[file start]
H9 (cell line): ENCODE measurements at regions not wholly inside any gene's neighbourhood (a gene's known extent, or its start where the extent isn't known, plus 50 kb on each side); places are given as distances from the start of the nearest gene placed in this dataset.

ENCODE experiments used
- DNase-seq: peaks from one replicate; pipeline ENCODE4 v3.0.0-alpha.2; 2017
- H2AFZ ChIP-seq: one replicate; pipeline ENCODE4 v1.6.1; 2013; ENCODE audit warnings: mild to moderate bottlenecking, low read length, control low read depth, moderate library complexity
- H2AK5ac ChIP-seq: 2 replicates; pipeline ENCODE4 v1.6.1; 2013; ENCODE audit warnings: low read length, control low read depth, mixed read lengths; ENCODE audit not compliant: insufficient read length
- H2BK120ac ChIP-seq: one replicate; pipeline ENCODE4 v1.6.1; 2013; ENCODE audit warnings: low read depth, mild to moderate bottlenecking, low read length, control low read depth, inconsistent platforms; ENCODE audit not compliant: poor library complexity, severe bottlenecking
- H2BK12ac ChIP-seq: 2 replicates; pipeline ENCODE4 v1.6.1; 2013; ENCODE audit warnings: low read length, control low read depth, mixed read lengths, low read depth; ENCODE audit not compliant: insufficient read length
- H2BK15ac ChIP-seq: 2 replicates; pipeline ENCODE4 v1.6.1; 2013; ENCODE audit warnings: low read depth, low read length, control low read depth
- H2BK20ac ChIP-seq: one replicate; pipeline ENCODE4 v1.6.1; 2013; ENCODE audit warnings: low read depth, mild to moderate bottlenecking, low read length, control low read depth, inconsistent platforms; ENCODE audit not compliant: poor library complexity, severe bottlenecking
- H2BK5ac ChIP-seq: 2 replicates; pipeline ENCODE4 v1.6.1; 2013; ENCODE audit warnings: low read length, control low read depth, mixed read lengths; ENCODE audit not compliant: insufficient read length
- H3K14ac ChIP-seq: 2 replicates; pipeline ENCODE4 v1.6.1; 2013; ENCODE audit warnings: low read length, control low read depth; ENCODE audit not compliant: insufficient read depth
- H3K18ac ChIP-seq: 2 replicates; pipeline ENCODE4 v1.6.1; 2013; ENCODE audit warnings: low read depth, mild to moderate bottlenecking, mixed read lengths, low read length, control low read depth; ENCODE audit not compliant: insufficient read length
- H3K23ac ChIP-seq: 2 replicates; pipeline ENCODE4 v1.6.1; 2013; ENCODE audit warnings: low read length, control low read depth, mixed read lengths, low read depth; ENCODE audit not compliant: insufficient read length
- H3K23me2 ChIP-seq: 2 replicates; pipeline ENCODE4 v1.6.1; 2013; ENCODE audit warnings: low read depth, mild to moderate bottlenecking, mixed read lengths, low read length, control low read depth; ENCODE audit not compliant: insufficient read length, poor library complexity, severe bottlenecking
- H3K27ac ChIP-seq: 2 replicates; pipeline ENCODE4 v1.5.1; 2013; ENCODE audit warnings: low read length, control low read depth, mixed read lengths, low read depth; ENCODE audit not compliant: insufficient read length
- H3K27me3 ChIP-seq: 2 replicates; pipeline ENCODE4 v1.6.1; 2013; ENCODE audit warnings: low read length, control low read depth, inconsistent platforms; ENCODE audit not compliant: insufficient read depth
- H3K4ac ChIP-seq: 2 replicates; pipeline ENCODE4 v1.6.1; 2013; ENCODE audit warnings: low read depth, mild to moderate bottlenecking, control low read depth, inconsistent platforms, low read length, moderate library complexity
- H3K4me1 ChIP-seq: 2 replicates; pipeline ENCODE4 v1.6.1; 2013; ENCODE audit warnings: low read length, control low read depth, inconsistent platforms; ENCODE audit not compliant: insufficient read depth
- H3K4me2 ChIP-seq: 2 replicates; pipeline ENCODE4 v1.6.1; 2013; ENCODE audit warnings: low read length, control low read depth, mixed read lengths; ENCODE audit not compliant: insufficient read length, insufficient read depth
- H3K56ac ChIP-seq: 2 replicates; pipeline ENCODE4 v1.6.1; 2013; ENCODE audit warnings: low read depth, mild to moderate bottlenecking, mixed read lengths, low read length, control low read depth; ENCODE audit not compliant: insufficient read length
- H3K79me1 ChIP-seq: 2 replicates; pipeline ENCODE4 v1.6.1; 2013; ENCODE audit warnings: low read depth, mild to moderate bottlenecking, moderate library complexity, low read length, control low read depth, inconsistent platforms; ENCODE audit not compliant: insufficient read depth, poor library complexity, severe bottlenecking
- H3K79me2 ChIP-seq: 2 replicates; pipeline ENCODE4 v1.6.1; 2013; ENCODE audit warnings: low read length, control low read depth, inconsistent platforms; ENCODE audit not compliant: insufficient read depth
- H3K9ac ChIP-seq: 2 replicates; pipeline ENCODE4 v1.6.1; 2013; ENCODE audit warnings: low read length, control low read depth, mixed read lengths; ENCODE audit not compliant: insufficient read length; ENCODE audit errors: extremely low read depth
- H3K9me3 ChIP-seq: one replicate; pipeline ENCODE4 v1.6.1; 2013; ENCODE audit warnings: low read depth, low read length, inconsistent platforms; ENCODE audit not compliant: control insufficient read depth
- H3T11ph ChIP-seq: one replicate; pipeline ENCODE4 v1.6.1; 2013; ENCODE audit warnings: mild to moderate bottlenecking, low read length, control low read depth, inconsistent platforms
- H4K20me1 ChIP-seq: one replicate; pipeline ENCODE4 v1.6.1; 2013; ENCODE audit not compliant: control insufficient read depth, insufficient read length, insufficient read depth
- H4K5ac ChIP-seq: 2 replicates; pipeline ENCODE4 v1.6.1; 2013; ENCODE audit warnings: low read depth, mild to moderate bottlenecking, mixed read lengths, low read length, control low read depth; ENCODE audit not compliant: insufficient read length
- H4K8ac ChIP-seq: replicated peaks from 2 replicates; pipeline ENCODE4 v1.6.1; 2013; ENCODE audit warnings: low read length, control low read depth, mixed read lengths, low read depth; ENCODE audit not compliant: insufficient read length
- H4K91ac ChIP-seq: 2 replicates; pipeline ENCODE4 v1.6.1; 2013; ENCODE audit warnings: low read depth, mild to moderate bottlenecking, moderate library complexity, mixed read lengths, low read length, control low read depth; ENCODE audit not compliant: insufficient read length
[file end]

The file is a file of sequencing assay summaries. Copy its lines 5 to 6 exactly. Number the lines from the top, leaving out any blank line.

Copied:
- H2AK5ac ChIP-seq: 2 replicates; pipeline ENCODE4 v1.6.1; 2013; ENCODE audit warnings: low read length, control low read depth, mixed read lengths; ENCODE audit not compliant: insufficient read length
- H2BK120ac ChIP-seq: one replicate; pipeline ENCODE4 v1.6.1; 2013; ENCODE audit warnings: low read depth, mild to moderate bottlenecking, low read length, control low read depth, inconsistent platforms; ENCODE audit not compliant: poor library complexity, severe bottlenecking